These buyers know that a well planned and executed strategic acquisition creates value for everyone concerned. While they weren’t as active on the label and packaging front as financial buyers were last year, their presence remains key to keeping the pace of M&As healthy and strong.
Given all of these trends, our view is that M&A activity in 2024 should be at least as vigorous as it was in 2023. No one has a crystal ball for the economy. Still, there’s reason to be optimistic that interest rates may come down, taxes won’t increase, and a recession can be avoided against the backdrop of a presidential election year. We might even see an uptick in M&As across the board, in general printing as well as in labels and packaging.
This makes it worth repeating our recommendations to owners ready to sell and those who wisely see selling as part of a longer-term business strategy. First and foremost, don’t stop making investments in the equipment and capabilities the business needs to stay profitable. When buyers perceive underinvestment that they will have to make up for post-sale, they will reflect that concern in a decreased offering price.
When possible, keep balance sheets and income statements free of things such as personal assets and non-recurring items that could distort the valuation of the company.
Focus on timing. It’s always desirable to sell while the business is growing, but waiting until growth has peaked can scare off buyers worried about a slippery slope to follow. Fortunately, most owners have an innate sense of how much room they have left to grow the business. That is the window in which to sell.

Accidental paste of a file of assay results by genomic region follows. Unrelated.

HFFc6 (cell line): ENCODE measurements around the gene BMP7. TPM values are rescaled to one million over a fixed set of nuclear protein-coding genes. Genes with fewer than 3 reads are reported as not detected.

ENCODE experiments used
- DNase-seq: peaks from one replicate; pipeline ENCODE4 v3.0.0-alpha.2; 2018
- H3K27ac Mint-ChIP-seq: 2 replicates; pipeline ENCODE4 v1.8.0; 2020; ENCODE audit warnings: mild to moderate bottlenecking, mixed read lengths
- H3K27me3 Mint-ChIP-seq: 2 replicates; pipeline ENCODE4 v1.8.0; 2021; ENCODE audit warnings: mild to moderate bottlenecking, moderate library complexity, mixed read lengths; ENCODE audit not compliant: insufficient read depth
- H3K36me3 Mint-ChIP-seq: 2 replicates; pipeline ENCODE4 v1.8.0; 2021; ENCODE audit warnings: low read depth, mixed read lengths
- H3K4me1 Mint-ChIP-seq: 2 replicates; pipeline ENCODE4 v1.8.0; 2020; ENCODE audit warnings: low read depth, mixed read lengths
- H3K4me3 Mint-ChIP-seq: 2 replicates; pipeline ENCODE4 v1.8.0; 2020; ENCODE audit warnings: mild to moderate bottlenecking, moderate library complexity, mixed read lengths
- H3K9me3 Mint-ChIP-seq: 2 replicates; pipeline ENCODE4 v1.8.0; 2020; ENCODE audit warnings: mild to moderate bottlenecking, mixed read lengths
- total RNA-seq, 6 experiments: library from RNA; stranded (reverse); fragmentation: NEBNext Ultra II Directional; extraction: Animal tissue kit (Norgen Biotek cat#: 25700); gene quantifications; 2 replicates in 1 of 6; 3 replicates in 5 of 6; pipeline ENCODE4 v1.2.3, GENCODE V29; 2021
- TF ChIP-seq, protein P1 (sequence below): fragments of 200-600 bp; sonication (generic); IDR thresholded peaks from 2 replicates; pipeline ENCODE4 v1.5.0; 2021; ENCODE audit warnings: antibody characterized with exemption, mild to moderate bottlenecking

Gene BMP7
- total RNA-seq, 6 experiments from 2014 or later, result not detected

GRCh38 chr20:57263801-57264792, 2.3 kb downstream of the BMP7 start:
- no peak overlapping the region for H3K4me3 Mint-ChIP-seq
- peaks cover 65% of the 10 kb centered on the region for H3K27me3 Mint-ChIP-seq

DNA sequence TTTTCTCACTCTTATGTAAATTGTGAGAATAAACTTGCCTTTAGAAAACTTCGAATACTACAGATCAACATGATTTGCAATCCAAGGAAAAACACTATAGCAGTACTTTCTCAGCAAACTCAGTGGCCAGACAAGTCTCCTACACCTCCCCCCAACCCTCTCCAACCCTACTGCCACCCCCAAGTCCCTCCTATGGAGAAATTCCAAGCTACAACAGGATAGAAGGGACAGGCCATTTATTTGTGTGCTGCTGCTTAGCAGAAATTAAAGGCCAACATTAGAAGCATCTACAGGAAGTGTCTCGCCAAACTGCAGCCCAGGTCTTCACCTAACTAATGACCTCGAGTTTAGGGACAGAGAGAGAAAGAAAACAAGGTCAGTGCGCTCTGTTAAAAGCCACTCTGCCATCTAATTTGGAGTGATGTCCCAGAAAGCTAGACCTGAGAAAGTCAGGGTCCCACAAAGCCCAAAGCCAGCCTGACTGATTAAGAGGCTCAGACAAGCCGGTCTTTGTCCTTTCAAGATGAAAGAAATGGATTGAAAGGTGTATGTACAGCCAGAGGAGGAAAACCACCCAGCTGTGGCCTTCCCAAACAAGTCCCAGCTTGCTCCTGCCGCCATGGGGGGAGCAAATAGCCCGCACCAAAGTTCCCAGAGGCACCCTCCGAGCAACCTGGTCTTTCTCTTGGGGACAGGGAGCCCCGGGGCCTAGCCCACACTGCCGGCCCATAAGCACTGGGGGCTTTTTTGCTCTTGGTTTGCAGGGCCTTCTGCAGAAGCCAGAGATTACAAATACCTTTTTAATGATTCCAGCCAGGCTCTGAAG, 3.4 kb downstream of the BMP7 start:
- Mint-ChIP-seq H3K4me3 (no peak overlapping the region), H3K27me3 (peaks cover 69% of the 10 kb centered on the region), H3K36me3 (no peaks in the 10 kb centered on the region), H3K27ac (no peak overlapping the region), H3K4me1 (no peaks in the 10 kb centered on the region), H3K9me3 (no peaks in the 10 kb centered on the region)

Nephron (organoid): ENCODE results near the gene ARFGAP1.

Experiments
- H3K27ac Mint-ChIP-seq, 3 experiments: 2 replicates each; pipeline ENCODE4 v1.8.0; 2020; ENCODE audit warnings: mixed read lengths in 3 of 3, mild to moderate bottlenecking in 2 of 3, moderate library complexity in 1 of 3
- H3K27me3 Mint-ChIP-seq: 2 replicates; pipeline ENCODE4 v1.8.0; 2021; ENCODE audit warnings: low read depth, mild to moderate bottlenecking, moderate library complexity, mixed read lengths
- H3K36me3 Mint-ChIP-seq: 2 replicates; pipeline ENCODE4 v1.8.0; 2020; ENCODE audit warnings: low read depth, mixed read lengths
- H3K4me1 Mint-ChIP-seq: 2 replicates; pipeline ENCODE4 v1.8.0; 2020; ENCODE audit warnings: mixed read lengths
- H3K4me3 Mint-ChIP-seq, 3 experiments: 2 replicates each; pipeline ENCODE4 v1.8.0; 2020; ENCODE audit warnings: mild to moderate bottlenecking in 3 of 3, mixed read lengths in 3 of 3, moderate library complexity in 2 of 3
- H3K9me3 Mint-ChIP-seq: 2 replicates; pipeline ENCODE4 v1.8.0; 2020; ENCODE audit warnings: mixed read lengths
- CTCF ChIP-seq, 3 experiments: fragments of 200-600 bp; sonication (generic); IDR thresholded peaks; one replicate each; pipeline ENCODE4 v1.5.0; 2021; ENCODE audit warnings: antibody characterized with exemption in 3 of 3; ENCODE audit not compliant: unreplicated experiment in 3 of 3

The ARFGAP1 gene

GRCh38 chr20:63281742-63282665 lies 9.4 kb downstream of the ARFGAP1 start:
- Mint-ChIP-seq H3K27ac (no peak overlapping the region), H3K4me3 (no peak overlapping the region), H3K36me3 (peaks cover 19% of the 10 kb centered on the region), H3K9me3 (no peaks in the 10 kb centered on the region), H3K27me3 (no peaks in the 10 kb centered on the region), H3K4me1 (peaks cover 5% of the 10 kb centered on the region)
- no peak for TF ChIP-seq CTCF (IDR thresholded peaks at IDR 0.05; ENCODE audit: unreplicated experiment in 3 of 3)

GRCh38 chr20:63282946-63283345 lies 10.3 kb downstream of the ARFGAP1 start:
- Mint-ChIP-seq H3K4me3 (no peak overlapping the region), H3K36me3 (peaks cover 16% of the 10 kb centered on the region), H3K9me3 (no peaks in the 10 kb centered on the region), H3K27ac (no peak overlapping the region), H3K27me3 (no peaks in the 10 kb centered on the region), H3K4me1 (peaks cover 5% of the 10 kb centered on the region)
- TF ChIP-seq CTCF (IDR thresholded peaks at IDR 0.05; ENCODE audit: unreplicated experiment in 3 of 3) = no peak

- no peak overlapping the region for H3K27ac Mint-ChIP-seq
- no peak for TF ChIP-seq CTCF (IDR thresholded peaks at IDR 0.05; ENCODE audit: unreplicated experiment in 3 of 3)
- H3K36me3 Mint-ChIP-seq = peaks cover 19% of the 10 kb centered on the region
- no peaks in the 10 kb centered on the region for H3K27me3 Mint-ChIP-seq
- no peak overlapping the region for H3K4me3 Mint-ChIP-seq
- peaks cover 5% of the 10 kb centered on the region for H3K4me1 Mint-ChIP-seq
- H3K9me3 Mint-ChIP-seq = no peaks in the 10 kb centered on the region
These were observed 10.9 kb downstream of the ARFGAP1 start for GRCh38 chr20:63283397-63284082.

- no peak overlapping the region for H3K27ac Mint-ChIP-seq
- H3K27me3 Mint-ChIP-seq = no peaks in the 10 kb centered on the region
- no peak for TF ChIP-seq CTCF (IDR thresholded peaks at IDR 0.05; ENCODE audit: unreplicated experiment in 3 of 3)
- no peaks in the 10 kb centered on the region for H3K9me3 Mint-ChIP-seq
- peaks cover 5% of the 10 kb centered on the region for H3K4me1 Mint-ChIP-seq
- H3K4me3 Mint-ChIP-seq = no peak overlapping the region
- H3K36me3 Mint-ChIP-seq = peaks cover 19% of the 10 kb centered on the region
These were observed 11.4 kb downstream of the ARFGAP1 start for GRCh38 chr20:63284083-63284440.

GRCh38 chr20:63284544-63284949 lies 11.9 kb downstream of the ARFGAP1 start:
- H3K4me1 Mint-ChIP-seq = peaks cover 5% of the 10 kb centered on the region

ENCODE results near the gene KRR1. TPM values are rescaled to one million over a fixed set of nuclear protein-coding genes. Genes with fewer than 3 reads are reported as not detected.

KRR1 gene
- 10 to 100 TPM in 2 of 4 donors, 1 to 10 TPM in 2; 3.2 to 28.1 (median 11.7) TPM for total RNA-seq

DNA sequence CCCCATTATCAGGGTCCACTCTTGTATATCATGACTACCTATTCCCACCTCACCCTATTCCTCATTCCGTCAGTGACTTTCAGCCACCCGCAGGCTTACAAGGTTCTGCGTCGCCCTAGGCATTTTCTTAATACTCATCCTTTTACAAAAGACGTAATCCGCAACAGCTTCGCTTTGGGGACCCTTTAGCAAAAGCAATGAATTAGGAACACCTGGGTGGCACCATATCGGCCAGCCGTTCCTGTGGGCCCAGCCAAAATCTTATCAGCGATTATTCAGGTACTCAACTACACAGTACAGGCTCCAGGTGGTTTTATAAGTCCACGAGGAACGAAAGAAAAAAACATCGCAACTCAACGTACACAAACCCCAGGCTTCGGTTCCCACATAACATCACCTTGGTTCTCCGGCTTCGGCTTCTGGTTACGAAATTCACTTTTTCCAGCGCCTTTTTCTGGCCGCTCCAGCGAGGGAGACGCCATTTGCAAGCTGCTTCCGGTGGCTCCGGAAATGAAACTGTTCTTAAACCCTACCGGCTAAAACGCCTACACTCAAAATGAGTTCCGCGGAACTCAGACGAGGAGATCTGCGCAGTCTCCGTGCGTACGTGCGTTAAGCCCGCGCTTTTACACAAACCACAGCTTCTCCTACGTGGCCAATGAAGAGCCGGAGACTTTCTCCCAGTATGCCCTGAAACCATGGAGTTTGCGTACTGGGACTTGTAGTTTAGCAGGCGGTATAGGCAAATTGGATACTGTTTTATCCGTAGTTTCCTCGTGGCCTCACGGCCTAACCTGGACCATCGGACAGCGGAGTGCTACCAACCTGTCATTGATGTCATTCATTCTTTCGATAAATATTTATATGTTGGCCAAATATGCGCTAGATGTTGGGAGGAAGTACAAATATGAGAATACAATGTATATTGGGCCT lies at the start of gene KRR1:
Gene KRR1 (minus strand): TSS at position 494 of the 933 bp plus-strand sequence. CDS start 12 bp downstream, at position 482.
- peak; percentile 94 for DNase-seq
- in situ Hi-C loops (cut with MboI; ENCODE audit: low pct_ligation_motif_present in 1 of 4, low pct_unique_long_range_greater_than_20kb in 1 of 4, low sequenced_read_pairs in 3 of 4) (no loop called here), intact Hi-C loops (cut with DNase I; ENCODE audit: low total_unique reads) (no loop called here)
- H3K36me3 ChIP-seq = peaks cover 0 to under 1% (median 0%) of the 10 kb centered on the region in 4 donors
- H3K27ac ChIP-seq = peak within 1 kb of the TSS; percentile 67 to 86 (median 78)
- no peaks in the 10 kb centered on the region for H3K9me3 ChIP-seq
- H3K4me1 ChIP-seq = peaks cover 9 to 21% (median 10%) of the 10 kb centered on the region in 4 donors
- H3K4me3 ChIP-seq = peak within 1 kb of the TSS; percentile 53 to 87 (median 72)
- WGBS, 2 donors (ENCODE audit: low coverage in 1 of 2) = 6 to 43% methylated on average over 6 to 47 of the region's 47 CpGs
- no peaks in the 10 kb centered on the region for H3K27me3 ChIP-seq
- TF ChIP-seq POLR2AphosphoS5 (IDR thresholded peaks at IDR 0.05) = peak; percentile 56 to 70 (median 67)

Make Haste Slowly
Along the same lines, owners of companies attractive to financial buyers should be wary of trying to sell at a point where they would need to make a quick exit from the business. This is especially true for owners with critical relationships to key accounts.
Financial buyers typically don’t involve themselves in the day-to-day running of the business, and the last thing they want to be faced with is hiring a new CEO on short notice. Sometimes, sudden departures for personal reasons are unavoidable. But, if the seller can’t commit to a reasonable transition period, they should expect this to impact the valuation of the company and the size of the buyer’s offer for it.
Complications aside, the industry should come to the end of 2024 with another strong track record of M&As behind it — particularly in labels and packaging. At New Direction Partners, we’re always eager to discuss the outlook and the opportunities with buyers and sellers alike.
Peter Schaefer, partner at New Direction Partners, is an experienced dealmaker with more than 25 years of investment banking and valuation experience, 20 of which has been focused exclusively on the printing and packaging industries. He has closed more than one hundred transactions in virtually every segment of the printing and packaging industries. In addition, he has performed hundreds of valuations for ESOPs, estate and gift tax planning and strategic planning purposes. Contact him at (610) 230-0635, ext. 701.